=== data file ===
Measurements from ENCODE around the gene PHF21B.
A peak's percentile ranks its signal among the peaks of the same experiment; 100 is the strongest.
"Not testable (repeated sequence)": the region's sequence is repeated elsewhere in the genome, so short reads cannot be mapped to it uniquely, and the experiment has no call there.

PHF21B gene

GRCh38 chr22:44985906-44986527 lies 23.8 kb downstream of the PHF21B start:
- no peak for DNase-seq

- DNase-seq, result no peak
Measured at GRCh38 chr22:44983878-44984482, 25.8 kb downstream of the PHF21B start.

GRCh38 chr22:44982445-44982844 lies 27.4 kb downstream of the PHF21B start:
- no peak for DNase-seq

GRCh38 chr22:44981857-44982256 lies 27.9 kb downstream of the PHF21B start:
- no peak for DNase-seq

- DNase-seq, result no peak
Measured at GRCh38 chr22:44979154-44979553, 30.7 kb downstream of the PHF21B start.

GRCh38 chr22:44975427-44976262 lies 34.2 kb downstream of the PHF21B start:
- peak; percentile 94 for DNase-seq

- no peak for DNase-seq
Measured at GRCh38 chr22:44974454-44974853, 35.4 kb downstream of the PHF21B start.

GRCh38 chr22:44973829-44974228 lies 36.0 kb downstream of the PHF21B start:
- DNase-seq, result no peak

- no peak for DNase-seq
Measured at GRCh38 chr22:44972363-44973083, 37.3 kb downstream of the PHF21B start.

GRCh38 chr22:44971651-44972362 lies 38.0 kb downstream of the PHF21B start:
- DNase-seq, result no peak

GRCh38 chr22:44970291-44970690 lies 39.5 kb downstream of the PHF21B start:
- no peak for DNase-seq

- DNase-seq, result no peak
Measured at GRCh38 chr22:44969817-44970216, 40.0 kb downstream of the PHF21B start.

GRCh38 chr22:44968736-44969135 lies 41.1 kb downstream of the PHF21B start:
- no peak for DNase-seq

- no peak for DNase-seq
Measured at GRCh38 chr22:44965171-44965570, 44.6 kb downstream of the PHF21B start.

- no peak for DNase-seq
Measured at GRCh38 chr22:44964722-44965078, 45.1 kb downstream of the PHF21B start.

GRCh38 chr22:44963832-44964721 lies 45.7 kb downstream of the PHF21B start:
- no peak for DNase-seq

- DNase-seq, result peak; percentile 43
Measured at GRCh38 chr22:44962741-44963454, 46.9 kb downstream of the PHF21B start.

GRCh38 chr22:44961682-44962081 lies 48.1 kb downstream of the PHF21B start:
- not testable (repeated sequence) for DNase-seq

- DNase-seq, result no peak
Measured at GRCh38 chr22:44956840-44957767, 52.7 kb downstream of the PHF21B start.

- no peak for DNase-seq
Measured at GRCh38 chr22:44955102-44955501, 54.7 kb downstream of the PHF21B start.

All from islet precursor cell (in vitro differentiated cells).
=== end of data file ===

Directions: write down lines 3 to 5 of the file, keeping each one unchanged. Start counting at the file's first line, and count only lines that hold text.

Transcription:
"Not testable (repeated sequence)": the region's sequence is repeated elsewhere in the genome, so short reads cannot be mapped to it uniquely, and the experiment has no call there.

PHF21B gene

GRCh38 chr22:44985906-44986527 lies 23.8 kb downstream of the PHF21B start: